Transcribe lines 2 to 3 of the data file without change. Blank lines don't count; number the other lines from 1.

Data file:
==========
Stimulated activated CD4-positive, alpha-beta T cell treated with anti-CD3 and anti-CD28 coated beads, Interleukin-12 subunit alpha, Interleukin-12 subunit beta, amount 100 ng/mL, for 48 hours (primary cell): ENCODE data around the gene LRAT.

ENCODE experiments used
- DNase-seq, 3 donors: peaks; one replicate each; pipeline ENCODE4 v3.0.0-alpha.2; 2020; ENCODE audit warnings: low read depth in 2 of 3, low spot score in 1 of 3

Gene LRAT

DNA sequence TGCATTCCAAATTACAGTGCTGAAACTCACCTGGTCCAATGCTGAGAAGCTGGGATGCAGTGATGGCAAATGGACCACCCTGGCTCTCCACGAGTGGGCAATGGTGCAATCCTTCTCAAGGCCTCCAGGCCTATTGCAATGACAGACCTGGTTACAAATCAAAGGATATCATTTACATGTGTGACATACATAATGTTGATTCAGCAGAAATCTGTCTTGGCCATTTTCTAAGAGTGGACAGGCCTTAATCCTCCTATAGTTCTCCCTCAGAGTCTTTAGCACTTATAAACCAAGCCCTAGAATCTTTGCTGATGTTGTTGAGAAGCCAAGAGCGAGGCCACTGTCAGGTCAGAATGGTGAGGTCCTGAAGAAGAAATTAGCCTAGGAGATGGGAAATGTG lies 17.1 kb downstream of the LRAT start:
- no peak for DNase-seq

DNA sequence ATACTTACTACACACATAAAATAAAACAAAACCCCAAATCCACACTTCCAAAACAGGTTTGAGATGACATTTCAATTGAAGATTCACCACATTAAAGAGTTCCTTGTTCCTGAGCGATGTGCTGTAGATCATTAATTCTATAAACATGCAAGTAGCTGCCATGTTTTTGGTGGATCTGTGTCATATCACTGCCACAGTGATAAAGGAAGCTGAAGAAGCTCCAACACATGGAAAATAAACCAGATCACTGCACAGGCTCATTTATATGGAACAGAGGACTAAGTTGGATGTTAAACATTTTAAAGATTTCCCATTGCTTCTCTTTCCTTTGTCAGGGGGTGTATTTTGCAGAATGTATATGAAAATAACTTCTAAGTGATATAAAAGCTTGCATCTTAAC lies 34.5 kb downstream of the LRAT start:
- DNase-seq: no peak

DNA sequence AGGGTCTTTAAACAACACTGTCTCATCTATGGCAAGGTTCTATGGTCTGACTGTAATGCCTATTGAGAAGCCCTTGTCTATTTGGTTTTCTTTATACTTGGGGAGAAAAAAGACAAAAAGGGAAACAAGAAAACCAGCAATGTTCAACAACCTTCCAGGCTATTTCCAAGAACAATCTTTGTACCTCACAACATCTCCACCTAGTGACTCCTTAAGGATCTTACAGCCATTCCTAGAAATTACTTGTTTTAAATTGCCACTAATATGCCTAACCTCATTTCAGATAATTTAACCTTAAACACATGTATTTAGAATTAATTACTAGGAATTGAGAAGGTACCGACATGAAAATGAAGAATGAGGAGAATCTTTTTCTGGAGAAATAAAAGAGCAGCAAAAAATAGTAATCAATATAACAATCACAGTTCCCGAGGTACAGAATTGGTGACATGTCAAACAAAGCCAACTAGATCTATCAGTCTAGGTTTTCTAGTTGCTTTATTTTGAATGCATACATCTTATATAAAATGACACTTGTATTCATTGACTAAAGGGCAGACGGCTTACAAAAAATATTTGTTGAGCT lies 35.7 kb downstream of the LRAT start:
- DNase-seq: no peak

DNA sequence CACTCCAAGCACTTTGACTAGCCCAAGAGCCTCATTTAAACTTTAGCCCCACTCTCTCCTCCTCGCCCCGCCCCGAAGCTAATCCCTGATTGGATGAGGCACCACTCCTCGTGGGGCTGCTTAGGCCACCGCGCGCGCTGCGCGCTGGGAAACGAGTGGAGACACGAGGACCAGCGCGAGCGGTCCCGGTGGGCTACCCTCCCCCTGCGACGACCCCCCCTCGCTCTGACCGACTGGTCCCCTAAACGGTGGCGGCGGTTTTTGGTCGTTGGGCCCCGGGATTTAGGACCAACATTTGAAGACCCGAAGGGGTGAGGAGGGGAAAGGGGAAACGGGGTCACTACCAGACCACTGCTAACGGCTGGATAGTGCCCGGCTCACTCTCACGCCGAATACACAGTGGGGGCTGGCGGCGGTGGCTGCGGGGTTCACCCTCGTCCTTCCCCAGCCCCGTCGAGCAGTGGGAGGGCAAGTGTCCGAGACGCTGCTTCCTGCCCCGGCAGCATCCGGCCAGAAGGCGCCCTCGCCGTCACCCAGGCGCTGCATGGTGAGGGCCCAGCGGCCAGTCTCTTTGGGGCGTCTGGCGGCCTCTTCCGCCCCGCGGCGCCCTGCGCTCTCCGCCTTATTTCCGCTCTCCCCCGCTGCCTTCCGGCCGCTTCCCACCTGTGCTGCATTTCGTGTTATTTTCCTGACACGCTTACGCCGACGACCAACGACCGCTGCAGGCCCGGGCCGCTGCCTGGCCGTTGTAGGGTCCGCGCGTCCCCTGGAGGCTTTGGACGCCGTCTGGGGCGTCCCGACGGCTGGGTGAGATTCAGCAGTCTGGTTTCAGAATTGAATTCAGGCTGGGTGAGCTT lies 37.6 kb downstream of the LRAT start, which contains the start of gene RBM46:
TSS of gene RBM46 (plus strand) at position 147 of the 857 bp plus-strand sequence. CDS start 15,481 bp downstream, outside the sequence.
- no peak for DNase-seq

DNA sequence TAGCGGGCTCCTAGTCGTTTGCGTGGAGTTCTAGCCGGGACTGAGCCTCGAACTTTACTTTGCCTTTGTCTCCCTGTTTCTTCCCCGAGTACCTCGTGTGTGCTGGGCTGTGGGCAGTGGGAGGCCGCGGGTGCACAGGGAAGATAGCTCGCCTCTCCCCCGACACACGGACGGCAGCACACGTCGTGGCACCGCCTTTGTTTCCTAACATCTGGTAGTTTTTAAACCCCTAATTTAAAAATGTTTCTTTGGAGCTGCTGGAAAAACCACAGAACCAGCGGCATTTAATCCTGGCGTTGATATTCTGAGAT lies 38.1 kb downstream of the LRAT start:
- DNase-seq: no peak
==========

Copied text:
ENCODE experiments used
- DNase-seq, 3 donors: peaks; one replicate each; pipeline ENCODE4 v3.0.0-alpha.2; 2020; ENCODE audit warnings: low read depth in 2 of 3, low spot score in 1 of 3